"Go ahead, do something impossible." -- Seth Godin
I recently read a great call-to-action article -- one that would make you stop and realize that you're going to die someday and there's precious little time to do what you're here to do.
But the truth is, most of us realize time is short.
Of course, we don't walk around with this knowledge at the forefront all the time, but there are quiet moments when this truly sinks in and we get it on a visceral level.
The problem, I think, is less that we're blind to the fact that we need to act fast, and is more related to the confusion about what the hell we're supposed to do.
In fact, I'd say that we might have this whole thing turned around:
It's not that you need to wake up and seize the day.
It's that you need to have a vision of what impossible thing you're supposed to do -- and that vision will allow you to let go of the protective coating that keeps you "asleep" and numb to the pain of not knowing.
It's as if you're locked inside a glass cage.
You know that you simply must escape, but you just can't seem to find a way out.
And so you become resigned to living your life in there.
That resignation comes along with an idea that maybe it's not so bad to be locked inside after all.
That idea, that "protection," will be unnecessary as soon as you know how to get out of the cage -- as soon as you know what seizing the day really looks like for you.
But for now, you keep your protection on so you're not blinded by the glare off your blank whiteboard.
I know you'd love to do something impossible.
Or if not impossible, "impressive." Or maybe something "great." Or you might settle for just "fun" -- something that made you happy.
But you have no earthly idea what that looks like.
So in lieu of something better, you just keep doing what's right in front of you.
Your boring job, for instance.
But if you could just imagine what "impossible" (or impressive, or great, or fun) looked like, you might actually go for it.
You might actually seize the day.
But sadly, the impossible is hard to imagine.
We can't imagine that our lives are constrained.
For the most part, we feel like we've freely made choices and are aware of all the possibilities.
But much like you can't "see" your cultural norms until you're in a different culture, you can't see what's constrained you until you're unconstrained.
We've forgotten how to be creative, innovative or to pioneer into "new idea" territory.
We're all so used to staying in the lines and to thinking concretely and rationally.
And so we stay stuck right smack between knowing that we'll regret never doing something impossible, and some half-baked idea of what impossible could look like.
That half-baked idea just isn't enough to give ourselves permission to step away from the rational, the prudent, and the responsible things we expect of ourselves.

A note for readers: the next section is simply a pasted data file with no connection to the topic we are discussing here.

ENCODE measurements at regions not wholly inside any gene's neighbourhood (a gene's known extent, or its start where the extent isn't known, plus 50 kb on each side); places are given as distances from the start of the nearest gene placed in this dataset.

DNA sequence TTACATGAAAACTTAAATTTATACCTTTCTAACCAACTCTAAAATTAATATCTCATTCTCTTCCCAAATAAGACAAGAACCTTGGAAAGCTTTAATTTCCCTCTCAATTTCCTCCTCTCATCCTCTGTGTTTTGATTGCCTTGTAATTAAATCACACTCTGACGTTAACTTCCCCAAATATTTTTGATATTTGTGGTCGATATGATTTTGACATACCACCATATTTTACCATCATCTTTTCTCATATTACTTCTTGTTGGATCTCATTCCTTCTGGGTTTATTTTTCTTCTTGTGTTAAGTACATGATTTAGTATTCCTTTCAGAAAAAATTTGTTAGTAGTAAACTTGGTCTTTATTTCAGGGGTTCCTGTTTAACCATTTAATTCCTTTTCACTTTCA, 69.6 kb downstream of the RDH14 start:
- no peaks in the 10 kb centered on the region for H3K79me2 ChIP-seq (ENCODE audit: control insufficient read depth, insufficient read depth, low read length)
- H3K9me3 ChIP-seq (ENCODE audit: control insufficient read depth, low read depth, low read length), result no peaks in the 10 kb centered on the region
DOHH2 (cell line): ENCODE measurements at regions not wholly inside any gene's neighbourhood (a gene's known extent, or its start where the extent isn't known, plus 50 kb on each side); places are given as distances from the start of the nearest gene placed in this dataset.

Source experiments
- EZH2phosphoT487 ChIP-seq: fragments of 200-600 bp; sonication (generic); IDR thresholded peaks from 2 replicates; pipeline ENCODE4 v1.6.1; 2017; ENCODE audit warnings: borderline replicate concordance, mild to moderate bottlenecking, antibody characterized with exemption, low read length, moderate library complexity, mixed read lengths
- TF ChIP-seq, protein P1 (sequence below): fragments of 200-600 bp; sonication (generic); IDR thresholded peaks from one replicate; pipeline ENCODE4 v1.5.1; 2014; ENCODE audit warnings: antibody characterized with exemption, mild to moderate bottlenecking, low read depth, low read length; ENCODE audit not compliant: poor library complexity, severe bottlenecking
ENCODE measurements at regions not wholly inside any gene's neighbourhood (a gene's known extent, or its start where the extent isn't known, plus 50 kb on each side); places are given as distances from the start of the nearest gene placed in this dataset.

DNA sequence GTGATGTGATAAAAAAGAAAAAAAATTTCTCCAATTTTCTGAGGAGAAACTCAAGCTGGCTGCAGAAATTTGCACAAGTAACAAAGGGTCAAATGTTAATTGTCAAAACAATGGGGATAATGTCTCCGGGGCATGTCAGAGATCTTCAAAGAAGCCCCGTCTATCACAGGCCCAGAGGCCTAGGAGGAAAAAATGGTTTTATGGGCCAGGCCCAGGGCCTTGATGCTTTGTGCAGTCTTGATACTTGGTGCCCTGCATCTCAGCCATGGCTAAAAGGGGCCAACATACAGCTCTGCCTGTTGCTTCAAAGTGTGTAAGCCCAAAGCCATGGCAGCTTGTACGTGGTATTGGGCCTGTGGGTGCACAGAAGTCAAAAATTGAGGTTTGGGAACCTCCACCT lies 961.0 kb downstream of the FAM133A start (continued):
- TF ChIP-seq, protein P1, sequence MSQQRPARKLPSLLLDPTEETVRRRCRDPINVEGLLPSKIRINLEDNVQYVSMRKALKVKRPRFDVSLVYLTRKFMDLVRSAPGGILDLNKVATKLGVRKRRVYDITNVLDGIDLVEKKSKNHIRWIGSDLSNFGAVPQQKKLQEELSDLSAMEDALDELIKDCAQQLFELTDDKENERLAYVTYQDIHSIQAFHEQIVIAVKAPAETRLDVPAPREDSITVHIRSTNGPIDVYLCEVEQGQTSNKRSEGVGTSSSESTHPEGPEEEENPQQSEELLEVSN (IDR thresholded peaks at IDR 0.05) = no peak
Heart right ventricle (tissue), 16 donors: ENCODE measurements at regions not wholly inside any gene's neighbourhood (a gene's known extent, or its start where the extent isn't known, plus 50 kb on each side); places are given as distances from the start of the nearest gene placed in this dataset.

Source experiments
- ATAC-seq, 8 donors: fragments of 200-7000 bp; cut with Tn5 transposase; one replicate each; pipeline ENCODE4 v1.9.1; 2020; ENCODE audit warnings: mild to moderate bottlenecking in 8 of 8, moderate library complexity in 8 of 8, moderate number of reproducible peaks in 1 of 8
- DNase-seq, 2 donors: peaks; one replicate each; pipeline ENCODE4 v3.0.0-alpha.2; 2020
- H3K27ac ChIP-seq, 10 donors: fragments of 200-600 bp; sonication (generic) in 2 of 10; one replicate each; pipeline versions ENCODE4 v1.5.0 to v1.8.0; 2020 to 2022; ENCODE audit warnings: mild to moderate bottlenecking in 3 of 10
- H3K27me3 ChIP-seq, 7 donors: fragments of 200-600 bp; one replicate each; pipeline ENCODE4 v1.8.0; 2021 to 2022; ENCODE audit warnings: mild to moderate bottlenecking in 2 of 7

But what if you could think outside the box?
What if you weren't bound by the rules you think you are bound by?
What if you finally could define whatever impossible thing you want to do?
The Hurdle of "Impossible"
Doing the impossible isn't impossible.
Stepping outside your life as you now know it and into a life powered by goals you're passionate about is really only a process of giving yourself the space to really and truly consider it.
It's only the fact that we consider the impossible "impossible" that makes it impossible.
Once we consider the impossible possible, it becomes so.
This isn't some sleight of hand trick -- just the honest reality of finally understanding that if you want something you can make it happen, even if the first thing you want is to find out what your impossible is.
I'm here to tell you that it's possible to leap the hurdle of "impossible."
It's just a problem to be solved.
The truth is you probably don't need to do something no other person on the planet has ever done before to feel that you've lived your life with no regrets.
You just need to believe that you can figure out what you want to do, and then figure out how to go and do it.
So instead of worrying that you're not smart or creative enough to really understand "impossible,"
instead of dreading your own mortality,
instead of working up the courage to seize the day in the way you think you're supposed to,
or trying to shoo away the regrets you know you'll someday have,
I invite you to start solving the problem of what your impossible really is.
And if you have no clue, solve the problem of how you'll begin to find out.
Because seizing the day for today doesn't look like jumping from airplanes or quitting your job in dramatic fashion.
It looks like asking the simple question: "What is my impossible?"
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